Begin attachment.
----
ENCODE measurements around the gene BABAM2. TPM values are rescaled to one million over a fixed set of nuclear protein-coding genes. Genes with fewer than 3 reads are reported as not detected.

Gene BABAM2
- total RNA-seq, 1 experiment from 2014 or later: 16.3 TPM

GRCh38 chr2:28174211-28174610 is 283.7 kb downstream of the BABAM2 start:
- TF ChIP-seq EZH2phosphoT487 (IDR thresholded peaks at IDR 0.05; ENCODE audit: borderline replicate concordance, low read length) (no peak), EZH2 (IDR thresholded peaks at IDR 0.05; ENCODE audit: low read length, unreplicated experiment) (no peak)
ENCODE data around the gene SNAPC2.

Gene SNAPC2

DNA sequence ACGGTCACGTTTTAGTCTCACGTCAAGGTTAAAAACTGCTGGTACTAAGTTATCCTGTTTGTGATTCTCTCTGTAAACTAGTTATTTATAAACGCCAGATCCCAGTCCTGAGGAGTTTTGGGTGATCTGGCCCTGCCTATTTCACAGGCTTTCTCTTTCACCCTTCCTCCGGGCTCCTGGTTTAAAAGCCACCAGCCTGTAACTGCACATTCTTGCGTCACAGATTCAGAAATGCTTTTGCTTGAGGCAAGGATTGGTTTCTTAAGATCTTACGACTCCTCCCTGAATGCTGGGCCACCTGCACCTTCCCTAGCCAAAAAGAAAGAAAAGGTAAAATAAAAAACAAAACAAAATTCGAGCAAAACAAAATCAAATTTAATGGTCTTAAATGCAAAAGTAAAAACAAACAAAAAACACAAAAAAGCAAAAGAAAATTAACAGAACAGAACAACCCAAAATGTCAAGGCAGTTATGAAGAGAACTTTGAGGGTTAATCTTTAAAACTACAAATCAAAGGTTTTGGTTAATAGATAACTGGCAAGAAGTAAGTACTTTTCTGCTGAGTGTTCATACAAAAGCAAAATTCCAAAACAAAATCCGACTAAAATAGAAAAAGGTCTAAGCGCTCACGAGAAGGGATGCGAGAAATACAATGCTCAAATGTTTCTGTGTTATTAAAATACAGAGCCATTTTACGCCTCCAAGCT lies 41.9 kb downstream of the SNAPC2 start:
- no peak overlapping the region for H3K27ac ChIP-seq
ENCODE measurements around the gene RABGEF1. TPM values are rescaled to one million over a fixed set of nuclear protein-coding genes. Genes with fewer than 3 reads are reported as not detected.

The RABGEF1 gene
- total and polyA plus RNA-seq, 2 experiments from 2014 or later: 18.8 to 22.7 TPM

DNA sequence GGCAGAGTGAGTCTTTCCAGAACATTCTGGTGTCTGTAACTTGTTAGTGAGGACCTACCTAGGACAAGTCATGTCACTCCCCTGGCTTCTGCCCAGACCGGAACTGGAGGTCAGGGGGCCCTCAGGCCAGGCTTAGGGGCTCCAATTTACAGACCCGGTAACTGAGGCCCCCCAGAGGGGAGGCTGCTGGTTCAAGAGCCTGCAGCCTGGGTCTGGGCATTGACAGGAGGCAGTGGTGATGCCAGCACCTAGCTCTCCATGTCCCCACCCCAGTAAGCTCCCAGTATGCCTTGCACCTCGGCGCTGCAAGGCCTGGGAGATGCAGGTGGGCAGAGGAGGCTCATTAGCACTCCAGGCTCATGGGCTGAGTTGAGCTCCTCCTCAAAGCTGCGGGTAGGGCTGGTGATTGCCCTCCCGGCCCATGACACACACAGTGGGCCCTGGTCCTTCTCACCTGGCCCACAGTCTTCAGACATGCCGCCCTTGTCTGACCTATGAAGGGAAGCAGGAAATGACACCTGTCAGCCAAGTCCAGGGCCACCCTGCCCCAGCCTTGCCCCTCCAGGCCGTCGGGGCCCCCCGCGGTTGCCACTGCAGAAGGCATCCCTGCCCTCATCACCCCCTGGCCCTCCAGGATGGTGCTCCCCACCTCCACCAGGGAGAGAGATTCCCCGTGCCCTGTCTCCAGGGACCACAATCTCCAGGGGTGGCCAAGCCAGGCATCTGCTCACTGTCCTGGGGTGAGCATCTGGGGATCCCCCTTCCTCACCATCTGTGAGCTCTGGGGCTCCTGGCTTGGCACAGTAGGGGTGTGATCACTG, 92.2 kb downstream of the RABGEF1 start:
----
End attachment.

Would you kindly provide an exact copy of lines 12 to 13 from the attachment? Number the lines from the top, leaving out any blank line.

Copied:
- total and polyA plus RNA-seq, 2 experiments from 2014 or later: 18.8 to 22.7 TPM

DNA sequence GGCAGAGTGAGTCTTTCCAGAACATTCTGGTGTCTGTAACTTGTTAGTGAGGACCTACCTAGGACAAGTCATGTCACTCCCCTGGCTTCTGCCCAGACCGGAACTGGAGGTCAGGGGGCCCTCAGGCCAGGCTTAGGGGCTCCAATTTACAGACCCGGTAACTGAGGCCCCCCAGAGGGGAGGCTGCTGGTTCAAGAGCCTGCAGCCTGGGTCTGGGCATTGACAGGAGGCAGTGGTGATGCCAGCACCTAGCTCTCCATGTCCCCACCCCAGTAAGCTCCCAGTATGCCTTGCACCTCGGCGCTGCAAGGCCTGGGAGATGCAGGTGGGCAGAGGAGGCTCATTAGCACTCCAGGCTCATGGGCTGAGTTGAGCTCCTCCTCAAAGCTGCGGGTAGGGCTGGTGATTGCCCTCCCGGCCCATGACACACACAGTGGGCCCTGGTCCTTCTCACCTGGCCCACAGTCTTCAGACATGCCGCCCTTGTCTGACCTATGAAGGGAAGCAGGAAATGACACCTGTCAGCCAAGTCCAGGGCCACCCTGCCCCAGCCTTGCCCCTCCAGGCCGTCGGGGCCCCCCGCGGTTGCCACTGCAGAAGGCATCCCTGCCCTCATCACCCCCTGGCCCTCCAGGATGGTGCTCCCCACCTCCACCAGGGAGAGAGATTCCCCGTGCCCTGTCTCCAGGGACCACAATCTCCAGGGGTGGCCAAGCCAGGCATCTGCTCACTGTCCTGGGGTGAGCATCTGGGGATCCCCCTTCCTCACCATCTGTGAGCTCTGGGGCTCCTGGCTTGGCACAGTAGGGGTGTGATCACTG, 92.2 kb downstream of the RABGEF1 start: